Agency: Fallon London
campaignlive.co.uk, Friday, 19 November 2010 12:00AM
The relationship between the marketing communications industry and payment by results has always been more like a long-running affair than a full-blown marriage.
The two have certainly grown closer since the industry broke up with the commission system in the late 90s, even though PBR can hardly be said to have supplanted it as its one true love.
It's not that PBR hasn't become increasingly influential. Indeed, more than half the contracts that ISBA members have with their agencies include a PBR element.
Coca-Cola and Beiersdorf, Nivea's brand owner, which last week appointed DraftFCB as the global lead agency on its $700 million account, have both shifted their focus to performance-based compensation.
Now it looks as though COI is set to join them after recommending to ministers that agency remuneration for government campaigns should be performance related.
But so far, it's fair to say that PBR has not proved to be the payment panacea that so many hoped it would. One reason for this is that PBR has never fully overcome agency suspicions about it. "When client procurement people talk about PBR, what they really mean is that they want a discount," one industry leader claims.
Chris Hirst, the Grey London chief executive, says: "PBR hasn't caught on because it needs a lot of effort to make it work properly."
David Wethey, the chairman of Agency Assessments International, agrees the system has an ongoing image problem. "Although PBR is establishing itself, it is neither universally practised nor universally loved," he acknowledges.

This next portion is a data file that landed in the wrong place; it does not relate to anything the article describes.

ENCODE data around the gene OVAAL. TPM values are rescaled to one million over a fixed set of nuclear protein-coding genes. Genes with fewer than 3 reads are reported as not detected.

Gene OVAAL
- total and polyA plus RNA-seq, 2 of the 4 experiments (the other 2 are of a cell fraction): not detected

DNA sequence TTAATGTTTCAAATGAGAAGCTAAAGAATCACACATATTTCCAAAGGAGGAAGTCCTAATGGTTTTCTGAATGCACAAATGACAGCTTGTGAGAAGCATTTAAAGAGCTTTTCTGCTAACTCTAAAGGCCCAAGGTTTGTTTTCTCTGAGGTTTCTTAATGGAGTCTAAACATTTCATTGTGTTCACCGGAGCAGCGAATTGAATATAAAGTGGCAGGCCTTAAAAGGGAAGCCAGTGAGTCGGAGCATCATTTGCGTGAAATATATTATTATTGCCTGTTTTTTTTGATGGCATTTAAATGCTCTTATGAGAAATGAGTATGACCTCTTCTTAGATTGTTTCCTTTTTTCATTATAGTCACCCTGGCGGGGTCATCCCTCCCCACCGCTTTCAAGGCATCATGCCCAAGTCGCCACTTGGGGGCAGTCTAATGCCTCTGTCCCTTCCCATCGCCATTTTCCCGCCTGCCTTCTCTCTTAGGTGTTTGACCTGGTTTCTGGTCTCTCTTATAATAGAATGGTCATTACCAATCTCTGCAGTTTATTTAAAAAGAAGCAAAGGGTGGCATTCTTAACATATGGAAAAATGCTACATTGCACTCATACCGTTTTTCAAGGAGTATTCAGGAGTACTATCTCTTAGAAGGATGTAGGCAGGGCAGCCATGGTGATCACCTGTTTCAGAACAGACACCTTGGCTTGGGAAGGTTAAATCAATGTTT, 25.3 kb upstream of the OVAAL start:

To make matters worse, industry trade bodies are reporting complaints from member agencies that meet a client's performance targets only to be told that there's no money left in the budget to pay the agreed bonus. "That's not just wrong, it's fraudulent," a senior adland figure protests.
Some see COI's move as fraught with potential problems. How can PBR be applied when so many government campaigns are about influencing public behaviour over a long period? How would PBR work for agencies that produce fast-turnaround tactical campaigns? And what happens when more than one agency is involved? How is the bonus to be fairly divided between the agency that came up with the core idea and the other specialist shops that evolved it?
Nevertheless, there are those who believe the brickbats being slung at PBR are because the system has yet to be fully refined.
"To base agencies' pay on how successful your business is would be ludicrous," Jeff Dodds, Honda UK's former marketing chief who is now the director of internal communication and employee engagement at Virgin Media, says. "I'm a fan of PBR but it has to be based on the right criteria."
At Santander, 40 per cent of the remuneration the bank pays to its agencies is performance related. "We base it on such things as media buying performance, account servicing, quality of planning and efficient financial management," Keith Moor, the director of brand communication, explains. "It represents a larger proportion of fees to our media agencies, where these elements are more measurable, than it does to our creative agencies."